Signs of Deference, Signs of Demeanour: Interlocutor Reference and Self-Other Relations across Southeast Asian Speech Communities
Edited by Dwi Noverini Djenar and Jack Sidnell
With contributions from N.J. Enfield, Joseph Errington, Michael C. Ewing, Sarah Lee, Charles H.P. Zuckerman, and Luke Fleming
In selecting terms to refer to themselves and their addressees, speakers express, define and create a field for working out social relations. Because, up until now, sociolinguistic research in this domain has focused primarily on Indo-European languages, it has tended to dwell on pronominal reference to the addressee, for example the choice between tu and vous in addressing someone in French. This book theorises interlocutor reference more broadly, based on the study of Southeast Asian languages, thereby deepening our understanding of the ways in which self-other relations are linguistically mediated in social interaction. There are two basic ways in which the Southeast Asian systems exceed in complexity and nuance the well-described cases of Europe. First, in many languages of Southeast Asia, a speaker must select an appropriate reference form not only for the addressee but also for the speaker. Second, in these languages, speakers draw upon, in addition to pronouns, a wide range of common and proper nouns including names, kin terms, and titles, in referring to themselves and the addressee.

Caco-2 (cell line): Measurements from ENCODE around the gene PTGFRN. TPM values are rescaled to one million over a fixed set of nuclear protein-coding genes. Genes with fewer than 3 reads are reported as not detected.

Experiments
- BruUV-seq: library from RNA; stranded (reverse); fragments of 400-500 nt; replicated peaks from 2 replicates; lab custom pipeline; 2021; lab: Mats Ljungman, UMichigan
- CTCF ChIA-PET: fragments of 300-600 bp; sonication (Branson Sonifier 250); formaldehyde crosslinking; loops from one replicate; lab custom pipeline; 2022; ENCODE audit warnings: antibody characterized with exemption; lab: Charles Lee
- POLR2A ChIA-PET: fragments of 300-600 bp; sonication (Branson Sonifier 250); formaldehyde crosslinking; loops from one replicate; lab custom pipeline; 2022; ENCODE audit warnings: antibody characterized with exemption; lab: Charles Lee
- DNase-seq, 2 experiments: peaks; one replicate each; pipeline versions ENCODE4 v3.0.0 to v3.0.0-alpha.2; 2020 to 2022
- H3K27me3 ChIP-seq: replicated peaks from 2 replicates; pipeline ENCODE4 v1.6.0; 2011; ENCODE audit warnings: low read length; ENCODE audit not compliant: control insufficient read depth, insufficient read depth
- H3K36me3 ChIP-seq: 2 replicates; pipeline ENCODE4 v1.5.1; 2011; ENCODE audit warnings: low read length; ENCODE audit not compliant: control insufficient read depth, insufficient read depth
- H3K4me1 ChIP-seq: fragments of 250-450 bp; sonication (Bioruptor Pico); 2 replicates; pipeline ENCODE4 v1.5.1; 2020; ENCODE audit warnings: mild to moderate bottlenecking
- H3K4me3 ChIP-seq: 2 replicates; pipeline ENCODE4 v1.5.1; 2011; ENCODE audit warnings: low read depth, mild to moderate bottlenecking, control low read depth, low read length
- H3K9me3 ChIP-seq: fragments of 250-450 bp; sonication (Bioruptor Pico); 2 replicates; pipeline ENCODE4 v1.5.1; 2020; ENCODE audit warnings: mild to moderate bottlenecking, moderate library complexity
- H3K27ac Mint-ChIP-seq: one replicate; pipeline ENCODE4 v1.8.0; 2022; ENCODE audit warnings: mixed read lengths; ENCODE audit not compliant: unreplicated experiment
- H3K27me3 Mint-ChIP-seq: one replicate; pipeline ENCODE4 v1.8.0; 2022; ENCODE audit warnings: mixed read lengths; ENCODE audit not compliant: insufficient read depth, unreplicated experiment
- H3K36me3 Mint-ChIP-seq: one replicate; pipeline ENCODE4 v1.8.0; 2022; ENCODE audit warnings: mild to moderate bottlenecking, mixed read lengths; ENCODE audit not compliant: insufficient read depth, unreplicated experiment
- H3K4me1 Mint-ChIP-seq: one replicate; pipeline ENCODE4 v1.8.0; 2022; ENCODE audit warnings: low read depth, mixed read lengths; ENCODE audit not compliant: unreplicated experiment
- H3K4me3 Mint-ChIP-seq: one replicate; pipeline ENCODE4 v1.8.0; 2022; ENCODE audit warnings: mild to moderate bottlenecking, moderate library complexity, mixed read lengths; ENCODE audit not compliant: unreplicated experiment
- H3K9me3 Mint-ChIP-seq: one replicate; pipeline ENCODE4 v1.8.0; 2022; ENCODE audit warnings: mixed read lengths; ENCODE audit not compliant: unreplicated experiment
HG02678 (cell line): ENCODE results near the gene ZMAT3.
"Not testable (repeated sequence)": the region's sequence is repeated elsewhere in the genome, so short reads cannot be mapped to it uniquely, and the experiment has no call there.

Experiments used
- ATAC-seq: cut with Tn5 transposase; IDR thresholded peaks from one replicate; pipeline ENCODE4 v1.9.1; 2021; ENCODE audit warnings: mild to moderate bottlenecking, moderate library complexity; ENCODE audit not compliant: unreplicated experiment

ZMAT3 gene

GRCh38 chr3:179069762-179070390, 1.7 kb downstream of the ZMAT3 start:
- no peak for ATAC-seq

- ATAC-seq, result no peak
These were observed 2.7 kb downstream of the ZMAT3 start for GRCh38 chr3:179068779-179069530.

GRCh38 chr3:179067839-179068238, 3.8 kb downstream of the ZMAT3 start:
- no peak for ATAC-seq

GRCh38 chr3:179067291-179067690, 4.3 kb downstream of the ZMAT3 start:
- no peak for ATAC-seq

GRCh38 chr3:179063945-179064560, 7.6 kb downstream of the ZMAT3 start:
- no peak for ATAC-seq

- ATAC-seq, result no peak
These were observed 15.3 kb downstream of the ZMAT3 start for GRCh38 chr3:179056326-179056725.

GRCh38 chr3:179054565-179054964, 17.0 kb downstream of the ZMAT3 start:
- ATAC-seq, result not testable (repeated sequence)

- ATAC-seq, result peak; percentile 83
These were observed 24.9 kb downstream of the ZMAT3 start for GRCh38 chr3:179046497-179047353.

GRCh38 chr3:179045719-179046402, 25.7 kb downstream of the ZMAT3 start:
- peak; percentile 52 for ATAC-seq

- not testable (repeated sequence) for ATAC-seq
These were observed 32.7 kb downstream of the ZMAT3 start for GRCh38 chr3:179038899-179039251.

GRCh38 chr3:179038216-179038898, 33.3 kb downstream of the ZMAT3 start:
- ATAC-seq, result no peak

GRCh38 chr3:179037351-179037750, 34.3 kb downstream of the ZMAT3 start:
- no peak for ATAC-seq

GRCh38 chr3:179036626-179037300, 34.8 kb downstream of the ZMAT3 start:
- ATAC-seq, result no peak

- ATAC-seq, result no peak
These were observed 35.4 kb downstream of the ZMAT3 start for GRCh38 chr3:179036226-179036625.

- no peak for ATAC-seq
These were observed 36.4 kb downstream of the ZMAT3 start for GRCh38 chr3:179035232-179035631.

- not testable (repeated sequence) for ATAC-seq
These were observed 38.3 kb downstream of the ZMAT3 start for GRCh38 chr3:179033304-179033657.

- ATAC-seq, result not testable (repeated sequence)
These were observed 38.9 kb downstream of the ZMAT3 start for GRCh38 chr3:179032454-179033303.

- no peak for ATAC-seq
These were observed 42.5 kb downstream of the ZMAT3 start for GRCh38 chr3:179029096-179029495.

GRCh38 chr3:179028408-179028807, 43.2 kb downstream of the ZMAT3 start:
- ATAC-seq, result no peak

The contributors to this volume show that acts of interlocutor reference inevitably do more than merely identify the speaker and addressee. In addition to reference, they also convey information about the proposed relation between interlocutors as well as connecting to broader orders of contextual relevance. At the same time, they are treated as representations of the speaker’s status, sophistication, elegance and so on. Bringing together studies from both small-scale and large, urbanised communities across Mainland and Insular Southeast Asia, this book is an important contribution to the sociolinguistics and anthropology of Southeast Asia. In addition, the editors’ introduction lays out a framework for investigating and analysing interlocutor reference in any language, in any part of the world.
“These issues are of central importance in social interaction in all human languages. By systematically clarifying such processes for a group of languages, this book provides tools for analyzing social interaction that will interest scholars who study social interaction anywhere in the world.” - Prof Hy V. Luong, University of Toronto
Dwi Noverini Djenar is Associate Professor of Indonesian Studies at the University of Sydney.
Jack Sidnell is a professor of anthropology at the University of Toronto.
Publication Year: 2023
260pp || 229 x 152 mm
3 figures, 11 b/w images, 1 table